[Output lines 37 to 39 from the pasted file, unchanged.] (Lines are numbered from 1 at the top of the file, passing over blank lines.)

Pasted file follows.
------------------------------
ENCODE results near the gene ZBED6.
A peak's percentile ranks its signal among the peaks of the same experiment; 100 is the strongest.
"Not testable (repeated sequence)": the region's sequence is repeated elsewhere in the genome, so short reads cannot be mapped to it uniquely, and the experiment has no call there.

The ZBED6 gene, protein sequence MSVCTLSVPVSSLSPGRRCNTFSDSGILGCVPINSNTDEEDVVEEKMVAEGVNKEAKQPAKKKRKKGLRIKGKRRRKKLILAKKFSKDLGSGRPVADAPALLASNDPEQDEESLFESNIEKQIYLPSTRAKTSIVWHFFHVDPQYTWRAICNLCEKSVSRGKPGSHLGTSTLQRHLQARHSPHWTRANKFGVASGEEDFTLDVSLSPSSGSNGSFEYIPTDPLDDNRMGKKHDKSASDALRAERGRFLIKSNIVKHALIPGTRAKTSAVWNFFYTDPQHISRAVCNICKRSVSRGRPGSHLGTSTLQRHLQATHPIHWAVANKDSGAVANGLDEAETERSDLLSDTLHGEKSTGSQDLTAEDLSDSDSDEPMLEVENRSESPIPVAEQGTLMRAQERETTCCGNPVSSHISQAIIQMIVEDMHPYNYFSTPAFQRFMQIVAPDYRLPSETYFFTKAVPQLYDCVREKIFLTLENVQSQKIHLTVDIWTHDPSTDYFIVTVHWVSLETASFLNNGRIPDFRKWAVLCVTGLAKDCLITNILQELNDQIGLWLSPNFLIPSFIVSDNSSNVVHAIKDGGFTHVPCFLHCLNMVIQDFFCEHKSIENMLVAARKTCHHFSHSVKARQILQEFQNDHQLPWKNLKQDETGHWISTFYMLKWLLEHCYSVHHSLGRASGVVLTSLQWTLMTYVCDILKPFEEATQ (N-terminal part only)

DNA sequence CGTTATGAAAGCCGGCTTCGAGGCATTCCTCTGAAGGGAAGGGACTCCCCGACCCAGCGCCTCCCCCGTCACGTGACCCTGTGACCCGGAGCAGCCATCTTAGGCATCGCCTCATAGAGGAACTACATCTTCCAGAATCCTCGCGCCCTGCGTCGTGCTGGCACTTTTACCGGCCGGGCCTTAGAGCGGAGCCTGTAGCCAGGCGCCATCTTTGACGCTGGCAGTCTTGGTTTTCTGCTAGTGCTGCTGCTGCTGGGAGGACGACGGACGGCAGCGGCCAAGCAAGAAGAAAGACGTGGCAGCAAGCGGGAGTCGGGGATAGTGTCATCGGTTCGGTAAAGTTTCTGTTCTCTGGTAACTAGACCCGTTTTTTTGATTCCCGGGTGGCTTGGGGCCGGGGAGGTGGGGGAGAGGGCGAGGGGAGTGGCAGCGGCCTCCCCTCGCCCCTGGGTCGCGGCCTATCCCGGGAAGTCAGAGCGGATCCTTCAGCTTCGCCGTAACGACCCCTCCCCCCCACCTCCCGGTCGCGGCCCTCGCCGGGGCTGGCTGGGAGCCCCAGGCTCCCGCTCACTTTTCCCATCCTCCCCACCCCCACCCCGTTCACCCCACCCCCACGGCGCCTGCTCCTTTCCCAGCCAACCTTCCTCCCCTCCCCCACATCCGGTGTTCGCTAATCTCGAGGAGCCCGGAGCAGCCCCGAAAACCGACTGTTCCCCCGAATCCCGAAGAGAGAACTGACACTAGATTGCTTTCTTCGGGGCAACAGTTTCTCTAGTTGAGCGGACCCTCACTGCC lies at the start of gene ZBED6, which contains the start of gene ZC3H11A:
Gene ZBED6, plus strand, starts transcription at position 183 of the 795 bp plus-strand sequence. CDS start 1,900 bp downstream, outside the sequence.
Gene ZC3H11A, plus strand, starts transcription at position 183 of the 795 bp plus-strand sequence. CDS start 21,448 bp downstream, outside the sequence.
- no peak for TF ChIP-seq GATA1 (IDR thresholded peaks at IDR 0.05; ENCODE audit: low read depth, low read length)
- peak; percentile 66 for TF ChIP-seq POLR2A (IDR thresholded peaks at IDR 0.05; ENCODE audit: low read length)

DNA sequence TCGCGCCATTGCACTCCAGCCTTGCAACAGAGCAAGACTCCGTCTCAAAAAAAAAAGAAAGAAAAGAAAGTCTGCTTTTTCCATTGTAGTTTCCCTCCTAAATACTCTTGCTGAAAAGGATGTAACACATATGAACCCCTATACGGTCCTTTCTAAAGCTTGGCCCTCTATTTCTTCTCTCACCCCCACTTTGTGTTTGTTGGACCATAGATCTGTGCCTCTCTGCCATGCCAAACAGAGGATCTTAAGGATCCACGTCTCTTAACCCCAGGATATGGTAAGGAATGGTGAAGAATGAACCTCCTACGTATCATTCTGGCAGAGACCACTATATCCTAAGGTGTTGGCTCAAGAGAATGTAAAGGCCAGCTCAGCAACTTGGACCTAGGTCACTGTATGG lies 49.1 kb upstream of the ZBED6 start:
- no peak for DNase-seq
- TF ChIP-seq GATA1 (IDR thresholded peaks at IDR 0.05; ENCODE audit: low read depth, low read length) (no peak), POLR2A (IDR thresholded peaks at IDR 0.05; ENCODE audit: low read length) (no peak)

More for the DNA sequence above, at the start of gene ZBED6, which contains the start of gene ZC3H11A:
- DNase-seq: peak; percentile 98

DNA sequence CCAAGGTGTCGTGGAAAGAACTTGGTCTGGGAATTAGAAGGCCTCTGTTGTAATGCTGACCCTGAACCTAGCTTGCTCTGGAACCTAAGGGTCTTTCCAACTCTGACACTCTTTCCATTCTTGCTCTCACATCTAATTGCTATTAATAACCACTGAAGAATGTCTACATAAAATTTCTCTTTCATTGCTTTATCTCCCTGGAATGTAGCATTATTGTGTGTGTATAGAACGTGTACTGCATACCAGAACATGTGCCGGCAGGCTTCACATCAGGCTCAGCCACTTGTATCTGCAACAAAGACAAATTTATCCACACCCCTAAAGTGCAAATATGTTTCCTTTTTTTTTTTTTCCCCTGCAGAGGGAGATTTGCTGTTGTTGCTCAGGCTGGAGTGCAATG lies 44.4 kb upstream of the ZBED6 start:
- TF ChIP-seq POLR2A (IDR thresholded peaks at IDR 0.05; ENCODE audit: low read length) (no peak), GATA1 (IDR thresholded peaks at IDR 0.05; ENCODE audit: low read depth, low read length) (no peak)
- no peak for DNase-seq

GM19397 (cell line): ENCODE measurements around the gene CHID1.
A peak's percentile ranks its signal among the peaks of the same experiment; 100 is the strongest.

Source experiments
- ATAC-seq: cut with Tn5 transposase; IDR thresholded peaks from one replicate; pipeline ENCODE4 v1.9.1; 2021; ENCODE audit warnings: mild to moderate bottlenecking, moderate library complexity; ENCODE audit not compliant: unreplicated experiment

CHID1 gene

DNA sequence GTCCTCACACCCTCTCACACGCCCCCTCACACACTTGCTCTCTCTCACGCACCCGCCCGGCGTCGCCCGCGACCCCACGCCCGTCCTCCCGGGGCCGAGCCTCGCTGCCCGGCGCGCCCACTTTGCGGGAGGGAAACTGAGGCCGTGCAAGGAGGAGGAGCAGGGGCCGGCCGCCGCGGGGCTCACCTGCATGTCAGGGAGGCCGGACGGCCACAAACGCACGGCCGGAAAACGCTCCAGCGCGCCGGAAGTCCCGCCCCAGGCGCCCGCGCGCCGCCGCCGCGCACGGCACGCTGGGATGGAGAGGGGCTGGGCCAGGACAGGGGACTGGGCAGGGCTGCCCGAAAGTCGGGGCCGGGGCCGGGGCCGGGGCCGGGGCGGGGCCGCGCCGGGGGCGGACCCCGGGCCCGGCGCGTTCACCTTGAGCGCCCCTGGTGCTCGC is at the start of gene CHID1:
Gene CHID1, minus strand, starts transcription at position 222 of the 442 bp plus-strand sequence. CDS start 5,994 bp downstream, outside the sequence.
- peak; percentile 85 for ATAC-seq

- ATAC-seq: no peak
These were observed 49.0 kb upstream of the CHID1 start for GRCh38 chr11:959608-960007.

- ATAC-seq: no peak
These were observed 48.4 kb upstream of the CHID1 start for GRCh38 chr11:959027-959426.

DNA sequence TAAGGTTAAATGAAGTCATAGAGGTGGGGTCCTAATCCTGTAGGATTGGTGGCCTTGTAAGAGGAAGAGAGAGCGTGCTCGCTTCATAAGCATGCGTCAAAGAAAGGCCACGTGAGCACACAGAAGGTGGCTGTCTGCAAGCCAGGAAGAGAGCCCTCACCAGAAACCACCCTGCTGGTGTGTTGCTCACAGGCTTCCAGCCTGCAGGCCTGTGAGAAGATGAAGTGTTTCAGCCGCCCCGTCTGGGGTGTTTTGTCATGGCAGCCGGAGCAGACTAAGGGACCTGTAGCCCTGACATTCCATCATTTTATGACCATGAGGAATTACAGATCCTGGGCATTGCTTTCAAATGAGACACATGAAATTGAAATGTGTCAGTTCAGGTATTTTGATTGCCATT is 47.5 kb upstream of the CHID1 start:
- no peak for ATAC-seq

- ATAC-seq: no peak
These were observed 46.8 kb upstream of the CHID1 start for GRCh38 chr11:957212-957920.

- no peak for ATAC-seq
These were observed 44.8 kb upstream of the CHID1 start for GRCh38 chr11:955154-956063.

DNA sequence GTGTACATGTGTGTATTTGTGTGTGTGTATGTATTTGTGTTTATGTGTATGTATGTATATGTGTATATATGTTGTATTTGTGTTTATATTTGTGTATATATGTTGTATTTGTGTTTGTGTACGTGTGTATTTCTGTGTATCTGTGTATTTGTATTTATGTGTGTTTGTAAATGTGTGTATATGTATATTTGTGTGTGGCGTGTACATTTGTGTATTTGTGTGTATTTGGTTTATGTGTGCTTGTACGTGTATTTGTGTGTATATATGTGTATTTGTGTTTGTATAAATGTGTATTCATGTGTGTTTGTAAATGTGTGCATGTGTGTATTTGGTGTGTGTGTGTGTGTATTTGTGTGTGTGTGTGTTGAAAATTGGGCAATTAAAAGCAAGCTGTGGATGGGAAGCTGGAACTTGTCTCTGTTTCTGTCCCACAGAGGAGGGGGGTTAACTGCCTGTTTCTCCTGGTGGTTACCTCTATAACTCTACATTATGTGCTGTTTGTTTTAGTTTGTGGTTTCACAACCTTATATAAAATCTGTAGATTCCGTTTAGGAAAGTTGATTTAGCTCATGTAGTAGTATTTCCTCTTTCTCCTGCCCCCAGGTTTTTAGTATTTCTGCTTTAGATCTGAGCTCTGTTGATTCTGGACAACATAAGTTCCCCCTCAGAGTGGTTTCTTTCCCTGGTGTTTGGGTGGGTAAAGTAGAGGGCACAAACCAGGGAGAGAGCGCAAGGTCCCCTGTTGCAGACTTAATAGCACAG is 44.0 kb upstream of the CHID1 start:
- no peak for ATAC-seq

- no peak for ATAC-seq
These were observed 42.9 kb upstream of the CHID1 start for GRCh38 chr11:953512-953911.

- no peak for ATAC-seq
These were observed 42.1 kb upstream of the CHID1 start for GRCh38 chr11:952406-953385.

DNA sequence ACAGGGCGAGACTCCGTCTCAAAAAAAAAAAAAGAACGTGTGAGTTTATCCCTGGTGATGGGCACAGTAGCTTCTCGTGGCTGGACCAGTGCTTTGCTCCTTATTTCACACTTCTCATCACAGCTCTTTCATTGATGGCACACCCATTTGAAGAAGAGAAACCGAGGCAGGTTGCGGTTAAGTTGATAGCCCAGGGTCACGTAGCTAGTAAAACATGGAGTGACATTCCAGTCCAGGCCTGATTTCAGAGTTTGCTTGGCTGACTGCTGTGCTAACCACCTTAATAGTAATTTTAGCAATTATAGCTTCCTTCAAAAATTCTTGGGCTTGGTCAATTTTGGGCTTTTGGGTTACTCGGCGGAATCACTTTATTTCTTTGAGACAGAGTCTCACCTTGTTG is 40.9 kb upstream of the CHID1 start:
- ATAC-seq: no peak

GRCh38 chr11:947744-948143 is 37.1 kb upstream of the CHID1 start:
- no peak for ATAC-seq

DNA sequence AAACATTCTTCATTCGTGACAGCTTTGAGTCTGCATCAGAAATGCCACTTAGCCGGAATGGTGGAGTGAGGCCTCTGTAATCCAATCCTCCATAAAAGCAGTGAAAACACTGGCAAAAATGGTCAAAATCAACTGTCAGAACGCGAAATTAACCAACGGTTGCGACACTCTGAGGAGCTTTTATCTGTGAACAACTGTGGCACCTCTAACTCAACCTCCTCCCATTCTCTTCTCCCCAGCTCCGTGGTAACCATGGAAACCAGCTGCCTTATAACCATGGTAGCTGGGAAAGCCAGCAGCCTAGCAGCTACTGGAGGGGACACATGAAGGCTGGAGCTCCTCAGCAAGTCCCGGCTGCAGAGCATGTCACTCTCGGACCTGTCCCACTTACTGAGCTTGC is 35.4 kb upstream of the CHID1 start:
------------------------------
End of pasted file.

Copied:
- no peak for ATAC-seq

- no peak for ATAC-seq
These were observed 42.9 kb upstream of the CHID1 start for GRCh38 chr11:953512-953911.